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Kuvassa kuoronjohtaja Kristian Heberg mustassa puvussa

Our Cultural Personality of the Week is Kristian Heberg, a 33-year-old professional choir director from Oulu. Heberg conducts the Cassiopeia choir, Oulu Chamber Choir, and Oulun Laulu. In addition, he works as a freelance pianist and teacher across Finland. Kristian is also the artistic director of the Vaasa Choir Festival and is actively involved in several choral associations including Sulasol, the Finnish Mixed Choir Association, the Finnish Male Choir Association, and the Finnish Choral Conductors’ Association as a board and committee member.
In the exceptional conditions of the past two years, he has also specialised in online training and music instruction as well as the tools and programmes suitable for remote music and choir instruction. Kristian has studied the field widely and is currently a student of music education at the University of Oulu where he has also served as an untenured teacher.

Oulu, together with 32 Northern Finnish municipalities, is the 2026 European Capital of Culture!How do you feel about that?
Great! I’m really looking forward to everything that this title will bring. I don’t look at the opportunity only from the audience’s perspective but also from that of music hobbyists and what this means for the resources available to them, and of course what this means for professional artists. All levels of activity and all sectors of art will probably benefit considerably from the Capital of Culture year.

What does our leading theme, Cultural Climate Change, mean to you?
Since we’re living in these exceptional times, it naturally means raising the status of culture across the board but it also signals new ways of working. Many cultural operators are able to make their meagre resources go a long way but even these are usually really hard to come by. I hope that the Capital of Culture year opens the eyes of decision-makers and businesses to see how much can be achieved with very reasonable investments. This would be particularly important for securing sufficient income for us who professionally facilitate the cultural interests of the general public. One dimension of the cultural climate is also the collaboration between different cultural operators, which I hope will grow even stronger as a result of this year.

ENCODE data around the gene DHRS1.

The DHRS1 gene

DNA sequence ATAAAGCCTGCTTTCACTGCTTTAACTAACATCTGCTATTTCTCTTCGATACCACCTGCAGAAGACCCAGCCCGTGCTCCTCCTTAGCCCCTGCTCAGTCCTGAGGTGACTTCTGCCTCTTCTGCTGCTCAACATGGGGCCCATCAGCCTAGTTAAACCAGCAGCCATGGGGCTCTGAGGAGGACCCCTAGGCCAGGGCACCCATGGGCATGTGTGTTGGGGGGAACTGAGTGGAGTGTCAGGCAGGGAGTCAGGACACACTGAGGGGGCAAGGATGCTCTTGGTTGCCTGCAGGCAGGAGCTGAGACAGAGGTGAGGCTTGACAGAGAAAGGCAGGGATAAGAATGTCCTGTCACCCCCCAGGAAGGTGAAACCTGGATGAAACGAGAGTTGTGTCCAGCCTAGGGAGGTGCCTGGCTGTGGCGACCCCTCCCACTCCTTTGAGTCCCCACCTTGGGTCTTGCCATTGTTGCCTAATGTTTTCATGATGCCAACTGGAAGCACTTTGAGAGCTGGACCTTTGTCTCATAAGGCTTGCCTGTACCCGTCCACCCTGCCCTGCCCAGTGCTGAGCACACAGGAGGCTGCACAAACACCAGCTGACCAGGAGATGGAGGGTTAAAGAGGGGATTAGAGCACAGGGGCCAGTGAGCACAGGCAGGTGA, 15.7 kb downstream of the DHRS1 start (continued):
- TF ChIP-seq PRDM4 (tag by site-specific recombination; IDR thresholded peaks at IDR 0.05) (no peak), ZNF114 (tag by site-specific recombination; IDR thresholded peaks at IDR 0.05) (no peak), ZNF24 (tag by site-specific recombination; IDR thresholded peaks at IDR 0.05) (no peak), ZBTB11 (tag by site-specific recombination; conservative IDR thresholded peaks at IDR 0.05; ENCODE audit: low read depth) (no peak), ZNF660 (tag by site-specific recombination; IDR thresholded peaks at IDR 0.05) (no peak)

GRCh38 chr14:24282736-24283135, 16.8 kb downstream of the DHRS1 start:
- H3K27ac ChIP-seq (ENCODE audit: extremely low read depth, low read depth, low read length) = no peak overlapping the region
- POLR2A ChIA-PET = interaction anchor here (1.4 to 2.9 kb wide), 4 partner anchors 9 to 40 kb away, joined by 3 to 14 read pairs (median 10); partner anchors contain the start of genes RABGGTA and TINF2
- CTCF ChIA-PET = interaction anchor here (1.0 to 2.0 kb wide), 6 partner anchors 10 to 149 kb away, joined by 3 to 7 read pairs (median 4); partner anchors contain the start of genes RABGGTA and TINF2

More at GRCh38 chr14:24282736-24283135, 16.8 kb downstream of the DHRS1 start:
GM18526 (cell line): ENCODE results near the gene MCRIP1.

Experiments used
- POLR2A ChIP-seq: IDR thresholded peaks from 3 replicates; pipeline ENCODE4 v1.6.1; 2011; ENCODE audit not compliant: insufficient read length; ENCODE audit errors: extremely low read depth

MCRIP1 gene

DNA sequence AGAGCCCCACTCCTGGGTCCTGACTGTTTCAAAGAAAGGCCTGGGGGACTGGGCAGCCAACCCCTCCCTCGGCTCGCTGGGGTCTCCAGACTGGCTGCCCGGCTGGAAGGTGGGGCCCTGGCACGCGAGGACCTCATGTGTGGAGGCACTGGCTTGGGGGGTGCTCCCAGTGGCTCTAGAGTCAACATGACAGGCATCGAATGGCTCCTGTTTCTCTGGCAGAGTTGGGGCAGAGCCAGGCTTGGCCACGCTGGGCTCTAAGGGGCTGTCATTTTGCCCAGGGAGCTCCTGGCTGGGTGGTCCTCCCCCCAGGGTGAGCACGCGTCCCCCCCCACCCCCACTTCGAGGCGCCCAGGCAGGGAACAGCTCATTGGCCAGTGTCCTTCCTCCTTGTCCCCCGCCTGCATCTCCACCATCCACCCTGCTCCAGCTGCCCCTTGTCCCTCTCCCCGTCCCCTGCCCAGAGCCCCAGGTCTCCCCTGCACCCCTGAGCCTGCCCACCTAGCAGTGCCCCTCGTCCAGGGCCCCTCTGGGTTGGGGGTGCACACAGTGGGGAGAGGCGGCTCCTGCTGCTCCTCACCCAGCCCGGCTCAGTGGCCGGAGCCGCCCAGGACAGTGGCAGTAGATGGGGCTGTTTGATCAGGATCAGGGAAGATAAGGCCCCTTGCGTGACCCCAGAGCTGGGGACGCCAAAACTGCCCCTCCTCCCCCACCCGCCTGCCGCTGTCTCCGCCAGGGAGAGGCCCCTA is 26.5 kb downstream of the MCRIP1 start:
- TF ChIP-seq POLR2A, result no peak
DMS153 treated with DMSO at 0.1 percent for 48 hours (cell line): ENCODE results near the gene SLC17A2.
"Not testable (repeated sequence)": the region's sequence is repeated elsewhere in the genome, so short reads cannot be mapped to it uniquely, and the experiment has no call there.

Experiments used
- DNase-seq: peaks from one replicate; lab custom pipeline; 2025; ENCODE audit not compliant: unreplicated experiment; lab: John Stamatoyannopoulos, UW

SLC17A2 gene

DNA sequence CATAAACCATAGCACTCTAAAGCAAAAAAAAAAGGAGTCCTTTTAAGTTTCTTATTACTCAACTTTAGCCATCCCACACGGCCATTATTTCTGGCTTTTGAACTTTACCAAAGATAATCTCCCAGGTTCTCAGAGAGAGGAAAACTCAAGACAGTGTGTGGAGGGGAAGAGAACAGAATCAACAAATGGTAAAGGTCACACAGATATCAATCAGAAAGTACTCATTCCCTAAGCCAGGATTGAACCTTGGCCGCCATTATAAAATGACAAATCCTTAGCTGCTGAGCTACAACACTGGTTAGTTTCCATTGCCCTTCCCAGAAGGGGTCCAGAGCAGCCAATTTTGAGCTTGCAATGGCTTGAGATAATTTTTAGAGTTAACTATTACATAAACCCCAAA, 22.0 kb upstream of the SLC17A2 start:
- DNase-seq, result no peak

How do you find Oulu at this present time?
Oulu is just the perfect size in terms of demand, offering, and accessibility. There are the opportunities, the facilities, and the potential to create art and culture. Of course, there are still challenges with certain unhelpful attitudes and practices but I’m sure the Capital of Culture year will help address those. The cultural offering in Oulu is diverse and it seems to resonate with the audiences quite well.
How do you spend your spare time?
I tend to work even during my spare time, but I also have small children, with whom I spend time at home. The one thing that the pandemic has allowed me to do is to spend more time with my children than I’m usually able to. So there’s always a silver lining! Otherwise, I enjoy building and fixing all sorts of things and making music that hasn’t got anything to do with my work.

What will Oulu look and feel like in 2026?How do you think the Capital of Culture title will impact Northern Finland?
I’m sure the programme will be rich and I assume that the audiences will be hungry for all kinds of culture but also able to enjoy it to their hearts’ content. The indirect impact through added publicity is probably felt nationally.

Photo: Toni Pallari